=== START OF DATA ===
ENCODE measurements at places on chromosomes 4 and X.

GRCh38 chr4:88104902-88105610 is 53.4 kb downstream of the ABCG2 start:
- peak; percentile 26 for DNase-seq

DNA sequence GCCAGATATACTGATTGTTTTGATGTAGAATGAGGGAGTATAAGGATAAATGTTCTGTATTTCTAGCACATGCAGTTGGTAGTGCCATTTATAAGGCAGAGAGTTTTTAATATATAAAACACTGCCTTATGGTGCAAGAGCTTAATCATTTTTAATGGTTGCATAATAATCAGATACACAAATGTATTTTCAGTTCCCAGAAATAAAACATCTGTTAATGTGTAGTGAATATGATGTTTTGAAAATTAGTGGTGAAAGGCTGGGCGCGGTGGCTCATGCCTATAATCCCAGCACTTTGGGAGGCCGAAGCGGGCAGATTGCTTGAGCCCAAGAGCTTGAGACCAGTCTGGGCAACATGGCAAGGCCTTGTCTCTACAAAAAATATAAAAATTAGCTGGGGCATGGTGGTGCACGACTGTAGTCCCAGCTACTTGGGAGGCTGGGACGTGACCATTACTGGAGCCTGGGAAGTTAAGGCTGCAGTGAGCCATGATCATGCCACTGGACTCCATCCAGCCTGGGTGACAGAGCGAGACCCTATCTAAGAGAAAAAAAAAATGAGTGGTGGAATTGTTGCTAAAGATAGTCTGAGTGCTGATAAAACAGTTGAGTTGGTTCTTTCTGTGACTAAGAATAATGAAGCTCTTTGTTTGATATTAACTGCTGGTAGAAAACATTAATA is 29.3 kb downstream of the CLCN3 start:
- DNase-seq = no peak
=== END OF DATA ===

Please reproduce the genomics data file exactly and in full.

ENCODE measurements at places on chromosomes 4 and X.

GRCh38 chr4:88104902-88105610 is 53.4 kb downstream of the ABCG2 start:
- peak; percentile 26 for DNase-seq

DNA sequence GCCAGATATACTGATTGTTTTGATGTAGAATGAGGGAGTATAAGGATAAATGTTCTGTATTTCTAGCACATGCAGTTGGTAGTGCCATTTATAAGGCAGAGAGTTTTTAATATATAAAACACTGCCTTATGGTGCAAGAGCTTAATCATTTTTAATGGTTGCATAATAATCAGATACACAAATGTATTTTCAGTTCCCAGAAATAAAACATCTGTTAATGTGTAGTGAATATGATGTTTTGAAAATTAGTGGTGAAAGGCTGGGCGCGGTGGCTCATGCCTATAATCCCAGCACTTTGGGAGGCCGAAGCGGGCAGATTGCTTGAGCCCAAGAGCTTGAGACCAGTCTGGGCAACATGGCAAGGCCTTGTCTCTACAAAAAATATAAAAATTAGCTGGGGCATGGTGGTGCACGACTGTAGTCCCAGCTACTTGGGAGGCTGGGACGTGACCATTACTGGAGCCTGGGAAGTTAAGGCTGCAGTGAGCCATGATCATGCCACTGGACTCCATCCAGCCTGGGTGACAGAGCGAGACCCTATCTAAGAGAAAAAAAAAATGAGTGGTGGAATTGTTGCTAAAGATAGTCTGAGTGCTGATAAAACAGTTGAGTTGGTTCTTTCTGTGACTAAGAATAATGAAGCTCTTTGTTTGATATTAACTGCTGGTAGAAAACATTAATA is 29.3 kb downstream of the CLCN3 start:
- DNase-seq = no peak